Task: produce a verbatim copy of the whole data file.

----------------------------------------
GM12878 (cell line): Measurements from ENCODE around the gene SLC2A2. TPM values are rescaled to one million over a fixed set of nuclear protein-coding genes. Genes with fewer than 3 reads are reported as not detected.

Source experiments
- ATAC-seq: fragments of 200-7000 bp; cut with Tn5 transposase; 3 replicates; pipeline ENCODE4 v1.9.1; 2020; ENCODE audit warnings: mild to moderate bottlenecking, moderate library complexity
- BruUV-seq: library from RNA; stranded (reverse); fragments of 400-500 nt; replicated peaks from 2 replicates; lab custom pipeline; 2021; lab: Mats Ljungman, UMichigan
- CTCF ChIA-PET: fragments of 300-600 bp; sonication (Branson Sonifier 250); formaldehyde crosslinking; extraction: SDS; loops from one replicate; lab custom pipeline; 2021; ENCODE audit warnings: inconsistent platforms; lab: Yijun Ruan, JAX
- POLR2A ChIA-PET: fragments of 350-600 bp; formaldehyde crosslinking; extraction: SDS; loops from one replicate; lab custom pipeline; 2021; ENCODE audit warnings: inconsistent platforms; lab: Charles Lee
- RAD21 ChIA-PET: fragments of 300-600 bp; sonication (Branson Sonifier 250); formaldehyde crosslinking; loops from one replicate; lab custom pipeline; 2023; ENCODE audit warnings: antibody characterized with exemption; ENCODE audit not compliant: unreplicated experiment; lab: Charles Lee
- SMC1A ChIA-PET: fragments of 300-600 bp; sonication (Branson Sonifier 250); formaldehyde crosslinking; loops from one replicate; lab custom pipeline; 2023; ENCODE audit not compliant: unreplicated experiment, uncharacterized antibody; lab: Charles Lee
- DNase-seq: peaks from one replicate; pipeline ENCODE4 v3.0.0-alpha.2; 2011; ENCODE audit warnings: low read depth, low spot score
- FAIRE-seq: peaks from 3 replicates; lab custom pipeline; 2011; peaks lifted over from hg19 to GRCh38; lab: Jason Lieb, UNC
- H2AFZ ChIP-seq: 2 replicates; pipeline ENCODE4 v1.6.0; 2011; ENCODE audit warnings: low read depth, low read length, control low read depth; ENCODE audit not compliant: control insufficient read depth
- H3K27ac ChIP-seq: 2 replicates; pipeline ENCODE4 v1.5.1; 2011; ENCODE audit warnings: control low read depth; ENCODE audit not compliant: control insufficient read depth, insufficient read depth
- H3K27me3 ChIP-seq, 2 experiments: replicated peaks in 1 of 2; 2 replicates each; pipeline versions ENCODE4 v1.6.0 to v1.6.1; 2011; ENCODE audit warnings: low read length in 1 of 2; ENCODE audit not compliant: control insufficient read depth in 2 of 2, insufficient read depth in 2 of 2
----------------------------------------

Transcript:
GM12878 (cell line): Measurements from ENCODE around the gene SLC2A2. TPM values are rescaled to one million over a fixed set of nuclear protein-coding genes. Genes with fewer than 3 reads are reported as not detected.

Source experiments
- ATAC-seq: fragments of 200-7000 bp; cut with Tn5 transposase; 3 replicates; pipeline ENCODE4 v1.9.1; 2020; ENCODE audit warnings: mild to moderate bottlenecking, moderate library complexity
- BruUV-seq: library from RNA; stranded (reverse); fragments of 400-500 nt; replicated peaks from 2 replicates; lab custom pipeline; 2021; lab: Mats Ljungman, UMichigan
- CTCF ChIA-PET: fragments of 300-600 bp; sonication (Branson Sonifier 250); formaldehyde crosslinking; extraction: SDS; loops from one replicate; lab custom pipeline; 2021; ENCODE audit warnings: inconsistent platforms; lab: Yijun Ruan, JAX
- POLR2A ChIA-PET: fragments of 350-600 bp; formaldehyde crosslinking; extraction: SDS; loops from one replicate; lab custom pipeline; 2021; ENCODE audit warnings: inconsistent platforms; lab: Charles Lee
- RAD21 ChIA-PET: fragments of 300-600 bp; sonication (Branson Sonifier 250); formaldehyde crosslinking; loops from one replicate; lab custom pipeline; 2023; ENCODE audit warnings: antibody characterized with exemption; ENCODE audit not compliant: unreplicated experiment; lab: Charles Lee
- SMC1A ChIA-PET: fragments of 300-600 bp; sonication (Branson Sonifier 250); formaldehyde crosslinking; loops from one replicate; lab custom pipeline; 2023; ENCODE audit not compliant: unreplicated experiment, uncharacterized antibody; lab: Charles Lee
- DNase-seq: peaks from one replicate; pipeline ENCODE4 v3.0.0-alpha.2; 2011; ENCODE audit warnings: low read depth, low spot score
- FAIRE-seq: peaks from 3 replicates; lab custom pipeline; 2011; peaks lifted over from hg19 to GRCh38; lab: Jason Lieb, UNC
- H2AFZ ChIP-seq: 2 replicates; pipeline ENCODE4 v1.6.0; 2011; ENCODE audit warnings: low read depth, low read length, control low read depth; ENCODE audit not compliant: control insufficient read depth
- H3K27ac ChIP-seq: 2 replicates; pipeline ENCODE4 v1.5.1; 2011; ENCODE audit warnings: control low read depth; ENCODE audit not compliant: control insufficient read depth, insufficient read depth
- H3K27me3 ChIP-seq, 2 experiments: replicated peaks in 1 of 2; 2 replicates each; pipeline versions ENCODE4 v1.6.0 to v1.6.1; 2011; ENCODE audit warnings: low read length in 1 of 2; ENCODE audit not compliant: control insufficient read depth in 2 of 2, insufficient read depth in 2 of 2